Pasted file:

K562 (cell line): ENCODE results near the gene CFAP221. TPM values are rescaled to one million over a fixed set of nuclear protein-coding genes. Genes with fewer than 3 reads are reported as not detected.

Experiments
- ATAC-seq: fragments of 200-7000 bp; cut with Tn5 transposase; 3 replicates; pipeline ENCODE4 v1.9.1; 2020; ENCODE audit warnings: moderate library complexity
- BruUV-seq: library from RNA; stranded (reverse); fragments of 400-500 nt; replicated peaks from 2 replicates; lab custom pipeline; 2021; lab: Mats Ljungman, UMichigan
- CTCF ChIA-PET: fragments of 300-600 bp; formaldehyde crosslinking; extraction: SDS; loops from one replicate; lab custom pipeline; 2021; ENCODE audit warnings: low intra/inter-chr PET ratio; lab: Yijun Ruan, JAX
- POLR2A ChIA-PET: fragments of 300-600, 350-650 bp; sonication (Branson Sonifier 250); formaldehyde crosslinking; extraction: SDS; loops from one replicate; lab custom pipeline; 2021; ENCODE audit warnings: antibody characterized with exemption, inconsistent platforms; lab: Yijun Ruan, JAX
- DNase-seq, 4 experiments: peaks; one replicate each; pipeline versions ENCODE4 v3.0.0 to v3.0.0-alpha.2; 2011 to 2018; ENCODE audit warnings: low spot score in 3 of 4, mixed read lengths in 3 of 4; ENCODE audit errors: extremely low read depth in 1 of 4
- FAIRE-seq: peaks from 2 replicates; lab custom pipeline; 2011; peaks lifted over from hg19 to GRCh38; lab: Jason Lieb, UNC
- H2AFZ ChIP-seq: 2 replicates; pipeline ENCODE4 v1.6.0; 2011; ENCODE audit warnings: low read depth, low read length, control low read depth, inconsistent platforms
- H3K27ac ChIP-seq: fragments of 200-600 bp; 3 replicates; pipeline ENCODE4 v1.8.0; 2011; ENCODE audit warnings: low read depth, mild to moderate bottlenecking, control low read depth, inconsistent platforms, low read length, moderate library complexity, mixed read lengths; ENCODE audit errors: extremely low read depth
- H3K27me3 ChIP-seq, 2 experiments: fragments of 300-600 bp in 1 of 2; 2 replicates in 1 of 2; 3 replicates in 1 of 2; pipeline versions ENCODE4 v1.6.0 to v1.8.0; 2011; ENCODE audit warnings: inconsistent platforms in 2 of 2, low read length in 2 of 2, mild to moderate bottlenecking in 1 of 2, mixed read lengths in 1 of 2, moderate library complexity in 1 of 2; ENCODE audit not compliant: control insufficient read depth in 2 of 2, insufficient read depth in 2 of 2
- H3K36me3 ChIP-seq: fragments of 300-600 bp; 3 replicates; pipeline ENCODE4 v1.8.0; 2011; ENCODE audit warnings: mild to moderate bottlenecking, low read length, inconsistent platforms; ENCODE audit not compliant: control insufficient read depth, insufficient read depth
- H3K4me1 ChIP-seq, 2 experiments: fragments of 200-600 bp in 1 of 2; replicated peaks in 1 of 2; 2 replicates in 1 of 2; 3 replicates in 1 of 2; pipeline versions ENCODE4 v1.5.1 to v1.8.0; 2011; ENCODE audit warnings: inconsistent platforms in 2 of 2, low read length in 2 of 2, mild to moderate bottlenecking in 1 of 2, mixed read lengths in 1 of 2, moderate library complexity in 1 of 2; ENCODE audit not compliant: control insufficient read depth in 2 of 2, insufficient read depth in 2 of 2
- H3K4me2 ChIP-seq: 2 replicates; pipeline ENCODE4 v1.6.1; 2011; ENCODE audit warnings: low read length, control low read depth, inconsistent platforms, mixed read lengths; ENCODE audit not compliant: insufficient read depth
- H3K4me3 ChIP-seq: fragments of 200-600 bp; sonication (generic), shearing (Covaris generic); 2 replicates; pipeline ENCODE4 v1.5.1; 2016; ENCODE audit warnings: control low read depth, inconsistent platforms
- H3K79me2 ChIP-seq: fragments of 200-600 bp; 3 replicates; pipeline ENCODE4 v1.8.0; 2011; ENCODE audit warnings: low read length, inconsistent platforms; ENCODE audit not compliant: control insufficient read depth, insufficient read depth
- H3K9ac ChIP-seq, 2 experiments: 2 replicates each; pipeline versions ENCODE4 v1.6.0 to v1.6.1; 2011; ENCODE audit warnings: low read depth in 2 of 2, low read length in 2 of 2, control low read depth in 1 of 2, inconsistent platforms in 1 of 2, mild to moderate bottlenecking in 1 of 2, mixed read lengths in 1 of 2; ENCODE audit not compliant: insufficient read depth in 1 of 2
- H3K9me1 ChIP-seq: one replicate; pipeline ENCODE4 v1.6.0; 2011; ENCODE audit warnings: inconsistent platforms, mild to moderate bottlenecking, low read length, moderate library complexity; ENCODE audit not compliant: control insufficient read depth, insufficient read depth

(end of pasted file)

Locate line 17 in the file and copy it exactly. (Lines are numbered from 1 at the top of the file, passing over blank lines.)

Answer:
- H3K9ac ChIP-seq, 2 experiments: 2 replicates each; pipeline versions ENCODE4 v1.6.0 to v1.6.1; 2011; ENCODE audit warnings: low read depth in 2 of 2, low read length in 2 of 2, control low read depth in 1 of 2, inconsistent platforms in 1 of 2, mild to moderate bottlenecking in 1 of 2, mixed read lengths in 1 of 2; ENCODE audit not compliant: insufficient read depth in 1 of 2